BOSTON – Massachusetts lawmakers will need to start virtually from scratch on a string of transportation policy priorities Gov. Charlie Baker vetoed last month.
While Baker approved most of the borrowing and spending in a roughly $16.5 billion transportation bond bill, he slashed language that would have ramped up fees on ride-hailing services, forced the MBTA to implement a low-income fare program, and convened a commission to study congestion pricing.
Because they took until the dying hours of the 2019-2020 lawmaking session to send the bill (H 5248) to Baker, the Legislature had no ability to override his vetoes. Now they have to start over again.
The rejections frustrated advocates, lawmakers and at least one prominent MBTA official, though they might not last through the new session.
Transportation Committee Co-chair Sen. Joseph Boncore, one of the lead negotiators on the bill who has been hinting at proposing a major new transportation package, said in an interview that he believes the vetoed items that already cleared both branches are “ready” to resurface without significant delay.
“What we’ve agreed on and what there’s consensus on between the House and Senate, something like TNC fees and data collection, is something that we don’t have to do a lot of planning around,” he said. “That’s ready, so I’m hoping that in the short term, we can take action on those items quickly.”
Boncore’s counterpart chairing the Transportation Committee, Rep. William Straus, did not respond to requests for comment.
The House and Senate, both overwhelmingly controlled by Democrats, are coming off a difficult session on the transportation front. Not only were Democrats unable to have their way on key policy matters in the bond bill, but they also never got on the same page on taxes and fees, after the House approved a revenue bill last March.
Legislative leaders have already revived and re-approved a climate change bill that matches one that Baker vetoed after the Legislature had ended its two-year session. However, the odds on when they might revive the transportation proposals, which are now divorced from the borrowing bill, are longer and less clear.
In the view of several advocates, Baker’s decision to strike down sizable fee hikes on services such as Uber and Lyft — an idea the governor himself proposed, albeit with smaller increases — and a mandatory low-income fare program cast a blow to other priorities his administration has targeted, such as achieving net-zero greenhouse gas emissions by 2050.
“For a governor who really prides himself on his business chops, he’s not making good short-term or long-term decisions for the state in terms of dollars and cents,” said Stacy Thompson, executive director of the LivableStreets Alliance, citing Baker’s climate targets. “Those solutions require policy changes, they require spending money, they require changing the way we proverbially do business in the state.”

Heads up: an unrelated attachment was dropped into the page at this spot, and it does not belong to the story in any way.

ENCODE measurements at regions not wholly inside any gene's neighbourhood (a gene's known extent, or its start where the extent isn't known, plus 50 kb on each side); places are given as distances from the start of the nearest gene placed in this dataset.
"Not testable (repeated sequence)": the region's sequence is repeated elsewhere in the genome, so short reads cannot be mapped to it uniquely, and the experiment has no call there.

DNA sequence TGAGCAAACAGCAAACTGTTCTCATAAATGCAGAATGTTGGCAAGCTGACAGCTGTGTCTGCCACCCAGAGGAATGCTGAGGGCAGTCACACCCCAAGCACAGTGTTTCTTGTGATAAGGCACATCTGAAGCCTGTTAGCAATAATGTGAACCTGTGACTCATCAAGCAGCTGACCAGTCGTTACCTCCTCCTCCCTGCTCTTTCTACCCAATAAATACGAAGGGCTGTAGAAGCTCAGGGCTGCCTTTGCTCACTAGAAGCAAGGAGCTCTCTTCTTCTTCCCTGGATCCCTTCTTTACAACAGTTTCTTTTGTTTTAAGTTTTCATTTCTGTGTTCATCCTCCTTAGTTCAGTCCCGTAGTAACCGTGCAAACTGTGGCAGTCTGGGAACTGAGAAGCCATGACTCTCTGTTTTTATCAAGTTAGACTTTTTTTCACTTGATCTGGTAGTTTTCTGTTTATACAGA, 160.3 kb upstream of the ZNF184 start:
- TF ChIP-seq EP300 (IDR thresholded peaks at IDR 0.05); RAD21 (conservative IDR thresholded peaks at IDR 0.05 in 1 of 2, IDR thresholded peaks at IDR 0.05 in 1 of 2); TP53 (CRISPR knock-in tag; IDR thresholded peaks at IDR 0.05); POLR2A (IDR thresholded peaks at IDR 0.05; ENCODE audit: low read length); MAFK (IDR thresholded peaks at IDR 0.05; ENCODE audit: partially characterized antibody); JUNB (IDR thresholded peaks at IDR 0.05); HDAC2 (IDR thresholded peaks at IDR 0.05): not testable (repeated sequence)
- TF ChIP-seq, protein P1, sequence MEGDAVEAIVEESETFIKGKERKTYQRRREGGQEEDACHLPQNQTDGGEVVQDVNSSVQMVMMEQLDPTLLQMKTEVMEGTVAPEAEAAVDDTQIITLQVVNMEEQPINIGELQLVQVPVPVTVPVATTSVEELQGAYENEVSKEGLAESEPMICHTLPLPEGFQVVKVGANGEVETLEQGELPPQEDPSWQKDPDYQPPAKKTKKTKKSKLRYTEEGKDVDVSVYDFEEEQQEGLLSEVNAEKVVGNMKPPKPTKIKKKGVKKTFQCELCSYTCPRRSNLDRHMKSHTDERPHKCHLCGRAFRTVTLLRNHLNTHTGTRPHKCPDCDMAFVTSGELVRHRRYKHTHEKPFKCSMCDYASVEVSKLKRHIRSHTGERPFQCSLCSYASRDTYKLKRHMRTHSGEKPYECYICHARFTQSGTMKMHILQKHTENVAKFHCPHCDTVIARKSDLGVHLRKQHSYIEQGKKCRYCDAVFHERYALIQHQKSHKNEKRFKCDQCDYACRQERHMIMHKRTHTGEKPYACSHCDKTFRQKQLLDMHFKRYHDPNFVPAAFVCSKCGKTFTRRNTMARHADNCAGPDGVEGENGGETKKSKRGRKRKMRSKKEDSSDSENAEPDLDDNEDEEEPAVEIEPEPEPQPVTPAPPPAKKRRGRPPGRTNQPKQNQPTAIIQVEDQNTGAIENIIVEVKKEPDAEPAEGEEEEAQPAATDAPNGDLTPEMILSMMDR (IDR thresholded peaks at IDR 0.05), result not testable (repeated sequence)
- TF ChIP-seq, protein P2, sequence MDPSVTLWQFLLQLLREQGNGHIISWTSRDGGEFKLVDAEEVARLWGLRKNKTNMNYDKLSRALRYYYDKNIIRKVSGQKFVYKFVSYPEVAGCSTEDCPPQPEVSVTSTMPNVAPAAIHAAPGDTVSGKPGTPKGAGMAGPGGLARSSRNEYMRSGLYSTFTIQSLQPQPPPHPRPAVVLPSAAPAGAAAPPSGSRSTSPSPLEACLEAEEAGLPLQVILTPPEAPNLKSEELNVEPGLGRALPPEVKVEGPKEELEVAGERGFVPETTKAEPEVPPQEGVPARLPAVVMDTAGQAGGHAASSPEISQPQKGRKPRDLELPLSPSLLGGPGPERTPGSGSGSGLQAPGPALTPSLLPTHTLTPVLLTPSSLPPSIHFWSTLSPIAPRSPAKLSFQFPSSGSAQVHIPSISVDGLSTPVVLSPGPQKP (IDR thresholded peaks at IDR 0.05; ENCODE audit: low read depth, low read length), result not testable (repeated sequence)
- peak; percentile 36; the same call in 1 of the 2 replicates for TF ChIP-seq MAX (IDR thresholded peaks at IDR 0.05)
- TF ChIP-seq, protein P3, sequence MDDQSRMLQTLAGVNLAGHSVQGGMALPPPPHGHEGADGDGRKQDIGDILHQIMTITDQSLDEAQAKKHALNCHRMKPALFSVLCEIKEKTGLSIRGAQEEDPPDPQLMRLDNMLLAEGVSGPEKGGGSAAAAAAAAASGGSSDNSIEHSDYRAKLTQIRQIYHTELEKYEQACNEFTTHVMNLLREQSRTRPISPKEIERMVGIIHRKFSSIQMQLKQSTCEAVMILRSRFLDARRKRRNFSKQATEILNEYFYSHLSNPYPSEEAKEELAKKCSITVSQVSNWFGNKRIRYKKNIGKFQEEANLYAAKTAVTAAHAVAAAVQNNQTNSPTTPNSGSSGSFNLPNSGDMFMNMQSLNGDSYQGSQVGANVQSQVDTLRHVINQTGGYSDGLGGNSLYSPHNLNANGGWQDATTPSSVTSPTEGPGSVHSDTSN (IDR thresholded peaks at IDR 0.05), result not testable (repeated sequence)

“I see a lot of lip service, I see a lot of commissions, I see a lot of reports,” Thompson added. “I don’t see a lot of action.”
Baker’s vetoes even frustrated one of his appointees, MBTA and Department of Transportation board member Monica Tibbits-Nutt, who called his decision to scrap several provisions “heart-breaking.”
In a lengthy Twitter thread, Tibbits-Nutt said the bonding elements of the bill are important but that the items vetoed “won’t potentially make it back onto a legislative agenda for several years.”
She said that roadway congestion, deemed worst in the nation before the pandemic, will remain a problem in the “new normal” regardless of whether working from home takes on a larger role.
Tibbits-Nutt also criticized Baker’s decision to veto a mandatory low-income fare program at the T, a topic the agency has studied but not yet fully embraced, and steps toward similar offerings at the state’s 15 regional transit authorities.
“Agencies throughout the country have made means-tested fare programs work,” Tibbits-Nutt said. “Here in MA, we have debated. We have studied. We continued to debate & study. Without an actual commitment to action, we will just continue debating & studying. Meanwhile, we are missing an essential opportunity to make our transit system genuinely more equitable.”